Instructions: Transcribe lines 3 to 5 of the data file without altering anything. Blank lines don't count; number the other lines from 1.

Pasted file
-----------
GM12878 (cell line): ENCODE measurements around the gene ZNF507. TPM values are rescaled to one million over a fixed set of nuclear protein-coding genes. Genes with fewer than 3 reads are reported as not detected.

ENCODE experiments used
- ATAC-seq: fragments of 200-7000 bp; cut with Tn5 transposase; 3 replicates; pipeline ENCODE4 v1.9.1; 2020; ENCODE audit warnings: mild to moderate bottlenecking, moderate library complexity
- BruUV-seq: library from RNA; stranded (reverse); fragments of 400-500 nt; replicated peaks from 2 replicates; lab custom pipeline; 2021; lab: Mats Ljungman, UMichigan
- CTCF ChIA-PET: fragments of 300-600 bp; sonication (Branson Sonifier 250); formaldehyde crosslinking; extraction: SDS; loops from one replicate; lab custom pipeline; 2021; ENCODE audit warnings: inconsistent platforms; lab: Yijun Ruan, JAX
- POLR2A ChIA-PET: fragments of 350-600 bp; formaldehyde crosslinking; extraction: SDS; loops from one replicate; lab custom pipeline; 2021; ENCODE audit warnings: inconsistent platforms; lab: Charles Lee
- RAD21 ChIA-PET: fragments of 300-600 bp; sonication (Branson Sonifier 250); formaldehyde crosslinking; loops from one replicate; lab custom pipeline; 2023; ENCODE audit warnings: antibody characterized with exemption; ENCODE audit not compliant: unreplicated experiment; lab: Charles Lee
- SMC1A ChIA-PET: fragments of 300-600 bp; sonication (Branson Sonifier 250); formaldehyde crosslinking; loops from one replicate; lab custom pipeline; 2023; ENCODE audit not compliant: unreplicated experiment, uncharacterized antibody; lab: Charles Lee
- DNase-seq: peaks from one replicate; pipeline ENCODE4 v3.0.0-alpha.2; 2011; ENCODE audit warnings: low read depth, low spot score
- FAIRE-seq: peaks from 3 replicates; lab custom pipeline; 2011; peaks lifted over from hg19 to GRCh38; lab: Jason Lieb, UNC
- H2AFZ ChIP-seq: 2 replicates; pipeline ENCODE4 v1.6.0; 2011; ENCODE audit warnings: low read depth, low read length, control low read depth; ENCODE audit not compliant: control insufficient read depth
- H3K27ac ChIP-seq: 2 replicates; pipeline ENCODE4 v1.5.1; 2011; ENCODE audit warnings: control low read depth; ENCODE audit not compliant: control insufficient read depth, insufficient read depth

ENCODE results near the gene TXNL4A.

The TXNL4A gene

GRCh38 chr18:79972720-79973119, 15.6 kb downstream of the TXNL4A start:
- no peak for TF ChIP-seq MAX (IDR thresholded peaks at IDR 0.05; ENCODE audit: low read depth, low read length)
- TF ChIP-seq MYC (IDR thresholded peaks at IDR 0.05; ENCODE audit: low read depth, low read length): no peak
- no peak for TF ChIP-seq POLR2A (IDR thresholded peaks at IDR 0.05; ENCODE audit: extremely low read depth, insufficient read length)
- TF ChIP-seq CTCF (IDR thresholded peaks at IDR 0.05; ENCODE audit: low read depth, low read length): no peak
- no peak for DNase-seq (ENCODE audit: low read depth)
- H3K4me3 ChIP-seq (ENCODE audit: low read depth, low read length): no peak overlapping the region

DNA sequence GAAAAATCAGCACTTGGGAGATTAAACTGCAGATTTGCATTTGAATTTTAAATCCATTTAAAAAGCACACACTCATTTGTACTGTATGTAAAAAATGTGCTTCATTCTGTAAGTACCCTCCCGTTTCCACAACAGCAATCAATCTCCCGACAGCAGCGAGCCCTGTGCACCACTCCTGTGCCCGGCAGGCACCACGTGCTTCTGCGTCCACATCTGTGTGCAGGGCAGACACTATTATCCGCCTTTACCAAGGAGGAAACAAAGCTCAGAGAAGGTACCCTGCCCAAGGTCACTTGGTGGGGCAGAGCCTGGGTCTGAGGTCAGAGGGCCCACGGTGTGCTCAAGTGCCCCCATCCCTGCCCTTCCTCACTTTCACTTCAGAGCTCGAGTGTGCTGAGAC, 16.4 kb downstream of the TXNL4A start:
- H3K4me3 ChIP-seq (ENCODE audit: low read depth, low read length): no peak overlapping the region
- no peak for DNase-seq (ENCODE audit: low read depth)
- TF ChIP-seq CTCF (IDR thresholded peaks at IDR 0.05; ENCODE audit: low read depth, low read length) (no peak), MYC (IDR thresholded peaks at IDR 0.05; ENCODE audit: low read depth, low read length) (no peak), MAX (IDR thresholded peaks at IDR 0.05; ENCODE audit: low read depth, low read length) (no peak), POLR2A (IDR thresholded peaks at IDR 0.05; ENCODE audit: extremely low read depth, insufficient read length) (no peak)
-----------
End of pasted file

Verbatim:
- ATAC-seq: fragments of 200-7000 bp; cut with Tn5 transposase; 3 replicates; pipeline ENCODE4 v1.9.1; 2020; ENCODE audit warnings: mild to moderate bottlenecking, moderate library complexity
- BruUV-seq: library from RNA; stranded (reverse); fragments of 400-500 nt; replicated peaks from 2 replicates; lab custom pipeline; 2021; lab: Mats Ljungman, UMichigan
- CTCF ChIA-PET: fragments of 300-600 bp; sonication (Branson Sonifier 250); formaldehyde crosslinking; extraction: SDS; loops from one replicate; lab custom pipeline; 2021; ENCODE audit warnings: inconsistent platforms; lab: Yijun Ruan, JAX